Troverie took its name from the word trove, which Google defines as a “store of valuable or delightful things.” And for a while, watch execs were hoping for delightful things from Troverie.
The e-tailer, which sold only authorized timepieces supplied by authorized retailers, let watch companies sell product online in a multibrand environment that wasn’t the gray market. Over two dozen independent jewelers joined its retail network, excited to sell certain brands online that they never could before.
When Troverie debuted in August 2018 with 800 models from 16 brands, some hailed its model as a game changer. Said Breitling CEO Georges Kern in a release announcing its launch, “The watch industry has been desperate for an omnichannel sales vehicle led by true experts to properly bridge the gap between online and in-store sales.” Business Insider called it “likely the future of watch buying.”
Yet, less than two years later, it was gone.
Looking back now is “bittersweet,” says the venture’s CEO, Fred Levin, the former head of NPD’s luxury group and the Concord Watch Co.—and, before that, a McKinsey consultant and graduate of Harvard’s MBA program.
He still believes in Troverie’s concept—which lives on under the auspices of Teddy Baldasarre, a dealer that purchased the e-tailer’s assets earlier this year. He feels the site filled a real gap in the market.
Yet, for a number of reasons, Levin says, Troverie didn’t work.
Fighting the gray market isn’t so easy.
The site wasn’t just selling itself, it was selling the idea of “buying authorized”—though an authorized watch is almost always a more expensive one. The arguments for spending extra on a non-gray watch proved a little too complicated for a Facebook ad.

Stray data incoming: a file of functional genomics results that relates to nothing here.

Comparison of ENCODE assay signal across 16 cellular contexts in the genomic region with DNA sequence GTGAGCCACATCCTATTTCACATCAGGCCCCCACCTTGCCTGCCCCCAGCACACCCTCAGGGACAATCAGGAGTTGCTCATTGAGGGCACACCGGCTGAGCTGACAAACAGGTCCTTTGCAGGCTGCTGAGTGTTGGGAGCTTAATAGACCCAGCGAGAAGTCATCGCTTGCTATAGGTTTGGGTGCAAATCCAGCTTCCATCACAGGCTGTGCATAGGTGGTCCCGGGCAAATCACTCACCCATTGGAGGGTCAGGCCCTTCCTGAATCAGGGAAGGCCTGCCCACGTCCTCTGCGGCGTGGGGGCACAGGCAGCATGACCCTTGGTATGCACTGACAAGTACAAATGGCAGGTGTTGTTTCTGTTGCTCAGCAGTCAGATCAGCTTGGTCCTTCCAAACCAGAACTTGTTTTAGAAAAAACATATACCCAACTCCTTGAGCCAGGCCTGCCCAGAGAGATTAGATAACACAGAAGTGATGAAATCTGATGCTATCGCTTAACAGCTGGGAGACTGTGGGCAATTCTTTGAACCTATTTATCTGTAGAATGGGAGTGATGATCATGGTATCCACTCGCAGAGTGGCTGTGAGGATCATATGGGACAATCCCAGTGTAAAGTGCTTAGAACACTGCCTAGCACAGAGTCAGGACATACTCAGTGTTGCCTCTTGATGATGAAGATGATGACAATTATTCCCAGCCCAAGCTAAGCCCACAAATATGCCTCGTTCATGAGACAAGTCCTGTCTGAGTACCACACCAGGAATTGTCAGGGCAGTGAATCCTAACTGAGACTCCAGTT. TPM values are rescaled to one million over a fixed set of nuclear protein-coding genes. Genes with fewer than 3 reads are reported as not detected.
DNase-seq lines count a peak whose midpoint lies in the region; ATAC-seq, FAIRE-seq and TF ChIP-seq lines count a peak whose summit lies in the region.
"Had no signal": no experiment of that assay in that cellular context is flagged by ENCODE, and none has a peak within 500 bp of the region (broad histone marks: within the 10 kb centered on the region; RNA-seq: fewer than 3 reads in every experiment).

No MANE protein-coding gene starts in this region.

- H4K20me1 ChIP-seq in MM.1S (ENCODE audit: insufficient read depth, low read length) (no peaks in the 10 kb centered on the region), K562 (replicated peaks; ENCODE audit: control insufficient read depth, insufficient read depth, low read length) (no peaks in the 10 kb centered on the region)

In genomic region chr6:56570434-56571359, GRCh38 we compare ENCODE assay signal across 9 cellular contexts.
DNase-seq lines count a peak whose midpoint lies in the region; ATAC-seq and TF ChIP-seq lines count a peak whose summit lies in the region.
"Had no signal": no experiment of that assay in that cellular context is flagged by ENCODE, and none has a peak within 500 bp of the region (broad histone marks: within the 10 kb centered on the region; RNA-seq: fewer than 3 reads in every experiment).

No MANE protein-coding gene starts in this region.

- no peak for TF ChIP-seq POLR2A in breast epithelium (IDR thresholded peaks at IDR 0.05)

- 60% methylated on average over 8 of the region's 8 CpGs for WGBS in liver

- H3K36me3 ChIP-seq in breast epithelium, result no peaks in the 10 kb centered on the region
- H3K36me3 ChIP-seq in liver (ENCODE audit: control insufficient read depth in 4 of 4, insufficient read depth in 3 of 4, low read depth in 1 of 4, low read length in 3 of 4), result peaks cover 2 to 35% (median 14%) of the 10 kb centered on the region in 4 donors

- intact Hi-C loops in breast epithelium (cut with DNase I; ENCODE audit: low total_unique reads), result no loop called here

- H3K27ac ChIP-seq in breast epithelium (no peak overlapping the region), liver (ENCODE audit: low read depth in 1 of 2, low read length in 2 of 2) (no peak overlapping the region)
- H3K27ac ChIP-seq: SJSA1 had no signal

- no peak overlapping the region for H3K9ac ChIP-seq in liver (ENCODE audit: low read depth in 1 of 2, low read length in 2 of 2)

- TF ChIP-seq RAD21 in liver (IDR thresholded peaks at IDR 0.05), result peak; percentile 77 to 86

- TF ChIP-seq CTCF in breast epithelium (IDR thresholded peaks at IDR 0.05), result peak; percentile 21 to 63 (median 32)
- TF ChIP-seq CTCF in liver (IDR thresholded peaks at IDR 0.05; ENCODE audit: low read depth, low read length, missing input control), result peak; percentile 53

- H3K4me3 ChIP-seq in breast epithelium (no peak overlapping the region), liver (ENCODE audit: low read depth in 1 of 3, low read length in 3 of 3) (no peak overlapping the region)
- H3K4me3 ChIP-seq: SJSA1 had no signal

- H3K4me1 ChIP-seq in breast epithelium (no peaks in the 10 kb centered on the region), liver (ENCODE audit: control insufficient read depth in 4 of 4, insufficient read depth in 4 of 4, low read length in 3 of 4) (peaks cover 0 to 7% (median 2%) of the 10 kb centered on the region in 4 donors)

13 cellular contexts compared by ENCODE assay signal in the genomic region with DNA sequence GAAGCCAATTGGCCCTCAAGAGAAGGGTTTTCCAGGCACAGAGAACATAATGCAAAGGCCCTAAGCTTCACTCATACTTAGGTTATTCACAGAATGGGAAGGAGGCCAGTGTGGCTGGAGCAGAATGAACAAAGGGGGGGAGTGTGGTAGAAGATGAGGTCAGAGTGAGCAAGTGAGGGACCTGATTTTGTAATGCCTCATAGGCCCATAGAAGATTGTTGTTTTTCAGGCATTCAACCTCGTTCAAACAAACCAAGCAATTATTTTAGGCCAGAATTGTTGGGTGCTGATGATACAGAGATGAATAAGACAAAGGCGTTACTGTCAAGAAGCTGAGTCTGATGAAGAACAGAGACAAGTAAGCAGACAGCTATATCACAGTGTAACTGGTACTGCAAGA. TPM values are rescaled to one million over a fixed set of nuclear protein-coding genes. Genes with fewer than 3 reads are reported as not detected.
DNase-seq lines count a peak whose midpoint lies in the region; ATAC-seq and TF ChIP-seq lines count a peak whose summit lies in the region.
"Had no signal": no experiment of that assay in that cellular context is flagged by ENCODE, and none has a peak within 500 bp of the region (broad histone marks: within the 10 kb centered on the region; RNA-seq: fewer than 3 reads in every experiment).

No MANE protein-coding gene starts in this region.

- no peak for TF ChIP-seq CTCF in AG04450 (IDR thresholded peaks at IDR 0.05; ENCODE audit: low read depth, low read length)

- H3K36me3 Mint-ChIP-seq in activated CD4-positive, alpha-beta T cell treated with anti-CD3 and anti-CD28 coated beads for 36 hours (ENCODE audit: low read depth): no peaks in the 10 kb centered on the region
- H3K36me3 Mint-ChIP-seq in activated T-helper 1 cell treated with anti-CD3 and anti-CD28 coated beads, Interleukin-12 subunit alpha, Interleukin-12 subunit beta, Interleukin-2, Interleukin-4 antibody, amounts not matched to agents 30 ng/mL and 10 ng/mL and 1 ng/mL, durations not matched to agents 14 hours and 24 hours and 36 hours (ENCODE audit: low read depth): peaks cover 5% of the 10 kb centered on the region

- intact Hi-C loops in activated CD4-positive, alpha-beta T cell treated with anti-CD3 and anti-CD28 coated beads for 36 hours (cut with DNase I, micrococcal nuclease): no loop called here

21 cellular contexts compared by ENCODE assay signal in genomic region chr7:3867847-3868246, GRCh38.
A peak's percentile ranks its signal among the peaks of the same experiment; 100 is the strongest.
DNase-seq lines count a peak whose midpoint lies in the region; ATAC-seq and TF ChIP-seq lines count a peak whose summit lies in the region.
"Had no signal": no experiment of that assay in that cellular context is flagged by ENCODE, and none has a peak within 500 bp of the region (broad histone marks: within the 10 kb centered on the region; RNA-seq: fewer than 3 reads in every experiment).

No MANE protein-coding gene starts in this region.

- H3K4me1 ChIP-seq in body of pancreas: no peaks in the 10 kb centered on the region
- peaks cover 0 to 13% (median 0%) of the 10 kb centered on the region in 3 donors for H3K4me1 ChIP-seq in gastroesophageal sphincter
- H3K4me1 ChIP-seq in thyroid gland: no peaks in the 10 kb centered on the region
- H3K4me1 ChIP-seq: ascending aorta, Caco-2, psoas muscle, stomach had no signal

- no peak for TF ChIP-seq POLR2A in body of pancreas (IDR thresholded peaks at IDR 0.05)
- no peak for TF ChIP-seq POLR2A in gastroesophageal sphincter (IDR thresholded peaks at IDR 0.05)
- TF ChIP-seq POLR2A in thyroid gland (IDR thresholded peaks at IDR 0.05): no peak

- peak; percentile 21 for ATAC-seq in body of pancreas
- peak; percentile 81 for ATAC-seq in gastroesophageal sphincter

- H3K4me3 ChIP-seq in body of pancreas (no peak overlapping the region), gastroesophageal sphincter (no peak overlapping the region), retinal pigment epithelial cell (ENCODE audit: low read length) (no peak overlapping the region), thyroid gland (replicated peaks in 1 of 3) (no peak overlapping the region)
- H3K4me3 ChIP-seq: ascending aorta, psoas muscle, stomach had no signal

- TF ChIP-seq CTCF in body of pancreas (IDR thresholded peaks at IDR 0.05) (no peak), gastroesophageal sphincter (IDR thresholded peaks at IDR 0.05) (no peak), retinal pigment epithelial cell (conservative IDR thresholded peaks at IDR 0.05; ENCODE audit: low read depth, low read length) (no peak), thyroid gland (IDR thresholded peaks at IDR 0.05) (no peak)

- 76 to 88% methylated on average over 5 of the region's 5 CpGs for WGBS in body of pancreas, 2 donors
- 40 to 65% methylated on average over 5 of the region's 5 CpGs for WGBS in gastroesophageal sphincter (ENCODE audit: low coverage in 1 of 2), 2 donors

“Price is an easy message to get across,” Levin says. “ ‘Buy authorized’ is a hard message to get across. The major advantage of buying authorized is the valid warranty. The reality is that the percentage of watches that go bad within a warranty period is small.”
The gray market has proved so confounding in part because it really does live in a gray area. It’s legal to buy and sell gray market product, even if not everyone considers it legitimate. Troverie’s research showed that one out of five consumers was willing to pay extra to buy from an authorized dealer.
“We didn’t want to bad-mouth the gray market, but we did decide to point out there are risks to not buying authorized,” he says. “When we would talk to people, we’d say all they needed to do is go to the Better Business Bureau and type the name of the gray market sites and take a look at the comments. When consumers did that, it was like a light bulb went off.